BAKERSFIELD, Calif. (KERO) — Veterans who pass away while far from family or don’t have a relation with family members are often laid to rest alone or without a proper military burial.
But one local group is making sure that is never the case here in Kern County.
For those in attendance for the memorial, Tuesday represented the unity and respect there is within the military. One by one the names of the veterans were read.
The honor guard performed the rifle salute and trumpets briefly covered the sound of rain as military servicemen and women bowed their heads to pay their respects.
“It is just really an amazing thing to be able to stand in and say I am here for them. Just like we were for each other; we always had each other’s backs when we were in the military and now, we have their back this time as they lay to rest and being able to salute them with a proper military sendoff,” said Cindy Vanbibber Director, Bakersfield National Cemetery.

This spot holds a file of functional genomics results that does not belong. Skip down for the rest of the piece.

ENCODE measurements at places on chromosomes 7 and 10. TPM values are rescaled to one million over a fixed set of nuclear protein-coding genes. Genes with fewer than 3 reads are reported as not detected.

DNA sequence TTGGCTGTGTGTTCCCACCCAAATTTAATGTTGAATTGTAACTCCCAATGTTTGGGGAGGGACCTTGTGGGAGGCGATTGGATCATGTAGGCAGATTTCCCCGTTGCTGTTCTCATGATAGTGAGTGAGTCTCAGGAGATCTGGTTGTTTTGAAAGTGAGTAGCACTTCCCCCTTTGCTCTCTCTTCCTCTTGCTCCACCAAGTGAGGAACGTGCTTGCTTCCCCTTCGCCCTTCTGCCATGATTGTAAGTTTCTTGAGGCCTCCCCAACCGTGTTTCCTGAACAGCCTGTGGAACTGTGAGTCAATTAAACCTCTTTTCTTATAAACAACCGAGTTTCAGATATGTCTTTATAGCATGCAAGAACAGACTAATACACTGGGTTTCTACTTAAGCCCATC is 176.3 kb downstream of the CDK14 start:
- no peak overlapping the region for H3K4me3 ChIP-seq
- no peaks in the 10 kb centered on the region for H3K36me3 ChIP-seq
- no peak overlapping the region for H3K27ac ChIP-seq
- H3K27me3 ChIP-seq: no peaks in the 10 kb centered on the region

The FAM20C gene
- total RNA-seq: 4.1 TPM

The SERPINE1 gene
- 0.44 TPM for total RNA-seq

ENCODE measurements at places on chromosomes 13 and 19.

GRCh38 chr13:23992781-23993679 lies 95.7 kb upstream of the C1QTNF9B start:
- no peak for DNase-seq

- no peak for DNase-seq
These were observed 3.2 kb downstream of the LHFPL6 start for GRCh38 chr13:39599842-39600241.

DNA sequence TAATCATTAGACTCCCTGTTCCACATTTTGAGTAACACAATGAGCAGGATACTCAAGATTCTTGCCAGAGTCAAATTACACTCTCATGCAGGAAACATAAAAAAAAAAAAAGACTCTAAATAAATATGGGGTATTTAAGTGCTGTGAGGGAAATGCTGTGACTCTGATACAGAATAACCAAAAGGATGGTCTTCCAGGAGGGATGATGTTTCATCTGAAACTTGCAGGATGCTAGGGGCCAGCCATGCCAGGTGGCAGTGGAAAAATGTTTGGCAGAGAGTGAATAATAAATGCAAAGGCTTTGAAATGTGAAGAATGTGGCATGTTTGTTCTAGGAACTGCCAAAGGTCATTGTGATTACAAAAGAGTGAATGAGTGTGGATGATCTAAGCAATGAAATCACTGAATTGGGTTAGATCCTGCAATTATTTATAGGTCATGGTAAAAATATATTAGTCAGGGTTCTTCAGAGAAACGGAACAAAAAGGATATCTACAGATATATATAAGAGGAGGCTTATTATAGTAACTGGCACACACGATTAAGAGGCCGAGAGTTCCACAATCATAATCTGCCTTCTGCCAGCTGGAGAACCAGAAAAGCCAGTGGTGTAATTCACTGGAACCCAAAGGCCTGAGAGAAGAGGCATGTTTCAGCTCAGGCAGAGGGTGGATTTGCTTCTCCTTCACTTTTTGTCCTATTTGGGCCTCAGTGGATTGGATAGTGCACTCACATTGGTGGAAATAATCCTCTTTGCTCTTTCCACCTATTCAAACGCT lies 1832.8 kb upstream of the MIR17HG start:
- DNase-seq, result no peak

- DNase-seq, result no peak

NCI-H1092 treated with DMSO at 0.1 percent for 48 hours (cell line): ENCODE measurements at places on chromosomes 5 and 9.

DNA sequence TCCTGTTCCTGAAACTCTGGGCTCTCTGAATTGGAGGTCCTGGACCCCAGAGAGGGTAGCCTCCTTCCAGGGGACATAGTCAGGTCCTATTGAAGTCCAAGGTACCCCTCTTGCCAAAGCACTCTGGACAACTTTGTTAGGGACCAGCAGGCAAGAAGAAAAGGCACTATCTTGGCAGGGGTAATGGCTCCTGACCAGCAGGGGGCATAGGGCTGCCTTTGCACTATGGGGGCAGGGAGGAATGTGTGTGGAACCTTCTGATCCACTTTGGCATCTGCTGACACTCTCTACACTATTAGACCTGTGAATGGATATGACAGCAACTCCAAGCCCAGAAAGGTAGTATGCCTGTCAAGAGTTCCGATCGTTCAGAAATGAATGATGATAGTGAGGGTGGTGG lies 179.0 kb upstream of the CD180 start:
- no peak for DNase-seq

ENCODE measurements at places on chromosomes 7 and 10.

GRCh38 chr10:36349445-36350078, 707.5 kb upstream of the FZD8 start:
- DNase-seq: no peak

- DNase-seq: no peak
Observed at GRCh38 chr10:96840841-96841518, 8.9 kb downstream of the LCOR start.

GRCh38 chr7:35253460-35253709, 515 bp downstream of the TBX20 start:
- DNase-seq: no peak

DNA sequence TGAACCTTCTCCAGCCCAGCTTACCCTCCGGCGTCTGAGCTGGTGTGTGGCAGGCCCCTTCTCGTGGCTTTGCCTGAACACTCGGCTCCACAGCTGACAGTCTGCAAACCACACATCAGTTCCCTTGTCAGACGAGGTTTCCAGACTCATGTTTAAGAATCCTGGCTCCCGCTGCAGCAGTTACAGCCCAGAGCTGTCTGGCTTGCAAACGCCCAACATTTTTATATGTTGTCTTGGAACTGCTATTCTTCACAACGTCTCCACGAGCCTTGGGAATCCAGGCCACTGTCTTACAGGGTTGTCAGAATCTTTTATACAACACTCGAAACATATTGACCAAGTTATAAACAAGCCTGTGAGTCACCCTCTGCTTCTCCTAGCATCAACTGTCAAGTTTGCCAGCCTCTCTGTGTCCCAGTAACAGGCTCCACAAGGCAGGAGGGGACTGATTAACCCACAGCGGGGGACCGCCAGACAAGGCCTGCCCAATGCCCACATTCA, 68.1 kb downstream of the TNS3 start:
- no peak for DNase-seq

The American flag was folded and handed to Debby Duffel from the Bakersfield National Cemetery Support Committee who comes from a long line of military servicemen in her family. This was her first time being able to step in to receive the flag.
“The military as a whole is a family and to be able to be part of that family is very heartwarming,” said Duffel.
Combat veteran, Benjamin Palmer, is no stranger to these ceremonies, in fact, he has been attending as part of the honor guard for the past 15 years.
He said the circumstances as to why these veterans died with no one to claim them should not diminish their sacrifice.
“They are still veterans no matter what happens afterwards. They are still veterans, you know some had mental problems, some had financial problems, but it is good that they have family here. Even if it is no blood family, it is military family,” said Palmer.
Although capacity was limited due to COVID, those who would like to pay their respects are encouraged to bring wreaths to these graves.